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But it may be said, though here be the matter of punishment, yet
may be all this was for some other end; and so it may be it was νουθεσία, or δοκιμασία, or παιδεία, not τιμωρία, or punishment properly so called.
Consider, then, the ends of punishment before insisted on, and see what of them is applicable to the transaction between God and Christ here mentioned.
1. Was it for his own correction ? No; says the prophet, verse 9, “He had done no violence, neither was any deceit in his mouth." He was perfectly innocent, so that he had no need of any chastisement for his amendment. And so signally in sundry places, where mention is made of the death of Christ, his own spotless innocency is often pleaded.
2. Neither was it for his instruction, that he might be wise and instructed in the will of God; for at the very entrance of the prophecy, chap. lii. 13, he says he shall “deal prudently, and be exalted.” He was faithful before in all things. And though he experimentally learned obedience by his sufferings, yet habitually to the utmost his ears were bored, and himself prepared to the will of God, before the afflictions here principally intended. Neither,
3. Was he rapádelyna, punished for example, to be made an example to others that they might not offend; for what can offenders learn from the punishment of one who never offended? cut off, but not for himself,” Dan. ix. 26. And the end assigned, verse 11, which is not the instruction only, but the justification and salvation of others, will not allow this end: “He shall justify many, for he shall bear their iniquities." He set us an example in his obedience, but he was not punished for an example. Neither,
4. Was it mapoupía, a suffering to bear witness and testimony to the truth. There is no mention of any such end in this place; yea, to make that the main intendment here is a monstrous figment. The expressions all along, as we shall see in the next place, are, that all this was "for our transgressions, for our sins, for our iniquities, for our peace.” God wounded, bruised, killed him, for our iniquities; that is, he died to bear witness to his doctrine! “Credat Apella.” "
Then, the matter of punishment being expressed, see the cause of the infliction of it. It was for '" transgressions,” for “ iniquities,” verse 5; for wandering and“ iniquity," verse 6; for “transgression, " verse 8; for “sin,” verse 12. Let us now remember the general description of punishment that was given at the beginning,—it is
malum passionis quod infligitur ob malum actionis,”—and see how directly it suits with this punishment of Jesus Christ: first, Here is “malum passionis” inflicted, wounding, bruising, killing; and, secondly, There is “malum actionis” deserving, sin, iniquity, and transgression. How these met on an innocent person shall be after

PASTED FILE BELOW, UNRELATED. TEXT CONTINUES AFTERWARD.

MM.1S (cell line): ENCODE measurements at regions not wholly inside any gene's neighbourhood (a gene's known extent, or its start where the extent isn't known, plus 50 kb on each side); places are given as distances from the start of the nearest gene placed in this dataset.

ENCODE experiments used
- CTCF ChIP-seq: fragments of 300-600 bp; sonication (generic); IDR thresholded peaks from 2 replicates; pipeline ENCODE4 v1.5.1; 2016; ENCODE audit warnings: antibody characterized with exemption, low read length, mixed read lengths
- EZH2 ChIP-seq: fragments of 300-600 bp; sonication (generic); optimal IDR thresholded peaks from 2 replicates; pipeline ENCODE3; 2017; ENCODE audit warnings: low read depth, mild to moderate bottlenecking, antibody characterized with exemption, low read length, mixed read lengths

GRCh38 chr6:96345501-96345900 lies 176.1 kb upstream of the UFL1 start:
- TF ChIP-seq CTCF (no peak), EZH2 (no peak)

“ He was
ward declared. Go we along to the peculiar description of punishment properly so called, as managed by God,-it is “vindicta noxæ.” Now, if all other ends and causes whatever, as of chastisement for example, etc., be removed, and this only be asserted, then this affliction of Christ was "vindicta noxæ,” punishment in the most proper sense; but that these ends are so removed hath been declared
particular consideration of them.
And this is the first argument from this place to prove that the death of Christ and his suffering have the nature of punishment.
The second is from the more particular expressions of it to this purpose, both on the part of the person punishing and on the part of the person punished. A single expression on each part may be insisted on :
1. On the part of God punishing, take that of verse 6, “The LORD hath laid on him the iniquity of us all;" of which sort also is that of verse 10, “Yet it pleased the LORD to bruise him; he hath put him to grief: when thou shalt make his soul an offering for sin,” etc.
2. On the part of him punished, verse 11, “He shall bear their iniquities." From the consideration of these expressions we shall evidently evince what we have proposed. Of these in the next chapter.
Some particular testimonies evincing the death of Christ to be a punishment,
properly so called.
The two expressions that I chose in particular to consider are nextly to be insisted on.
The first relates to him who did inflict the punishment; the other to him that was punished. The first is in verse 6, "The LORD hath laid on him the iniquity of us all.” The person punishing is Jehovah, the person punished called “him,"—that is, he who is spoken of throughout the whole prophecy, the Messiah, Jesus Christ, as above declared.